The New Mexico Religious Coalition for Reproductive Choice is dismayed by the decision by the US Supreme Court today in Burwell v. Hobby Lobby Stores, Inc. and Conestoga Wood Specialties v. Burwell, which perverts our nation’s historic understanding of religious liberty.
As a coalition of denominations and religious organizations, NM RCRC is gravely concerned about the Court’s notion that for-profit corporations are able to exercise religion. It is an insult to the uniquely sacred community cultivated by congregations to consider for-profit businesses as legally synonymous with a religious person. A corporation is not a spiritual being – it does not pray or sit in the pews or bring casseroles to the congregational picnic.
Religion and thoughtful family planning should not be at odds. Women and their families make decisions every day about their reproductive lives in the context of their faith and their lived experiences. Today’s decision allows corporations to use religion to discriminate against a woman’s personal religious freedom. The Court has privileged the religious beliefs of corporate CEO’s over those of their employees.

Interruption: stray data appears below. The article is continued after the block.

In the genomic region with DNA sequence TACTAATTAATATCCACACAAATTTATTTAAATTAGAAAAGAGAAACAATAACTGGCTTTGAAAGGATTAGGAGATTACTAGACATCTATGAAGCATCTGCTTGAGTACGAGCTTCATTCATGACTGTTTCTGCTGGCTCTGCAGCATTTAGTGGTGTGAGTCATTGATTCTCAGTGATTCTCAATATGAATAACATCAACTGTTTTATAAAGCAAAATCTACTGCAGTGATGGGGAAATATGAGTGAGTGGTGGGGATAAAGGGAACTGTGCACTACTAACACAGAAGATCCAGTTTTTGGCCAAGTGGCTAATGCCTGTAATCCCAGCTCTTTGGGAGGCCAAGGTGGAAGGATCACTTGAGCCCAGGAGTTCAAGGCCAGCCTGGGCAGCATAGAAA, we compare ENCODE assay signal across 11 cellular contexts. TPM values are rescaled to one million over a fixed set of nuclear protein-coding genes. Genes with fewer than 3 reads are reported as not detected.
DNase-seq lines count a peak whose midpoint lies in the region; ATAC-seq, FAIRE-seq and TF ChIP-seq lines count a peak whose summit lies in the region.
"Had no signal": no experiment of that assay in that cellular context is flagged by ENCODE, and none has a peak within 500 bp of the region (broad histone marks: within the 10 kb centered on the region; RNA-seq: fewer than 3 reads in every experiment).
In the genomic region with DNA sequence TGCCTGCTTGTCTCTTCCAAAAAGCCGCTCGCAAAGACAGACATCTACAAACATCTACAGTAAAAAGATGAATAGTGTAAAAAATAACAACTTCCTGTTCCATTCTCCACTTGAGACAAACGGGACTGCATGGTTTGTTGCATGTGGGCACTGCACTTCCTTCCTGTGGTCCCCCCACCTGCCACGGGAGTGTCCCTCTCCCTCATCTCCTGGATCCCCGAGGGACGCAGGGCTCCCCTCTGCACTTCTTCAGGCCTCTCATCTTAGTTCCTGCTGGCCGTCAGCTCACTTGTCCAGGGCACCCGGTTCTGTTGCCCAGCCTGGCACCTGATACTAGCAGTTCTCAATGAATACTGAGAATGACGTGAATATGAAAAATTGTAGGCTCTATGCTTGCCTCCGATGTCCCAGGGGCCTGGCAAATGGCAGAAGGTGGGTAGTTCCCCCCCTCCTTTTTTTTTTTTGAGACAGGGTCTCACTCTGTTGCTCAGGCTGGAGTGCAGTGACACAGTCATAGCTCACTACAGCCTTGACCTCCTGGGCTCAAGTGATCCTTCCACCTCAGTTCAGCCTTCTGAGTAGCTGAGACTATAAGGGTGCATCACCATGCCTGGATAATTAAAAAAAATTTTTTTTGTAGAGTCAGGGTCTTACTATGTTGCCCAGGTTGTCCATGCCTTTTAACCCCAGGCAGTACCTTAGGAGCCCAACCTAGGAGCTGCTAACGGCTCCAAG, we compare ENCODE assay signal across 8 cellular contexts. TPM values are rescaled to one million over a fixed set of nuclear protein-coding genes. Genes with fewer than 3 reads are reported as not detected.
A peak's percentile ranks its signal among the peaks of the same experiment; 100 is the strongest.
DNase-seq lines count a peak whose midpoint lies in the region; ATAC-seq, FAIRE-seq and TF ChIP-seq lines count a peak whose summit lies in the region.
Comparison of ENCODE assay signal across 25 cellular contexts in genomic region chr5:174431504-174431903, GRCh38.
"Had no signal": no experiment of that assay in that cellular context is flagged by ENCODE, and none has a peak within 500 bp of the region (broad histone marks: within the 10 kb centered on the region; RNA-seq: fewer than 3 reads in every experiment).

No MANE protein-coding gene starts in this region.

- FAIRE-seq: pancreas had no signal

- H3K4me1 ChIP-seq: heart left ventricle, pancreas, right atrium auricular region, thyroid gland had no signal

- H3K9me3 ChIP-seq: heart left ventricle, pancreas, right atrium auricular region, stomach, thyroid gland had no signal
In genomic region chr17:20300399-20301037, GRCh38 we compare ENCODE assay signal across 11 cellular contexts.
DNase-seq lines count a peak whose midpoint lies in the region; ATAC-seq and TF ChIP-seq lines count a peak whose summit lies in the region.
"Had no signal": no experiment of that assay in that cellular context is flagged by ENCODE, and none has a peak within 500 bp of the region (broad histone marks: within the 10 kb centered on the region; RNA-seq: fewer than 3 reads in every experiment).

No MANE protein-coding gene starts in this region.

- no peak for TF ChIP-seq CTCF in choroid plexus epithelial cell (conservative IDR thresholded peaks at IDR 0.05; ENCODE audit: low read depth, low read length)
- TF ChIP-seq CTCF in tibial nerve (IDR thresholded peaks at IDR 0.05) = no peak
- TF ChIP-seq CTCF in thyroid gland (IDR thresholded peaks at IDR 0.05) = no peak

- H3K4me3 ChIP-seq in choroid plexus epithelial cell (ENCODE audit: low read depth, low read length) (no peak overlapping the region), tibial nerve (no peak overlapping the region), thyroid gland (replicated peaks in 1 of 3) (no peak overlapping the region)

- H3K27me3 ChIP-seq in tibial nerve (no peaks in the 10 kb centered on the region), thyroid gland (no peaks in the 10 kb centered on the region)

“It is morally wrong for a woman to suffer discrimination in healthcare coverage simply because her boss believes that his religious beliefs are more important than hers.” said Joan Lamunyon Sanford, Executive Director of the NM Religious Coalition for Reproductive Choice, “The Court has created a false choice between religious faith and thoughtful family planning. For millions of women, the two actually co-exist quite naturally; they often think about the children they are already parenting when they make these important decisions.”
NM RCRC believes that the Court has given corporate CEO’s free reign to force their religious views on their employees – even when those views are not based in science or public health. A corporate CEO like David Green can easily afford extra out-of-pocket expenses for his family, but many of his workers, like cashiers, who don’t make enough to supplement their healthcare costs, that $40 a month could make the difference between keeping the lights on or a new pair of school shoes for their children.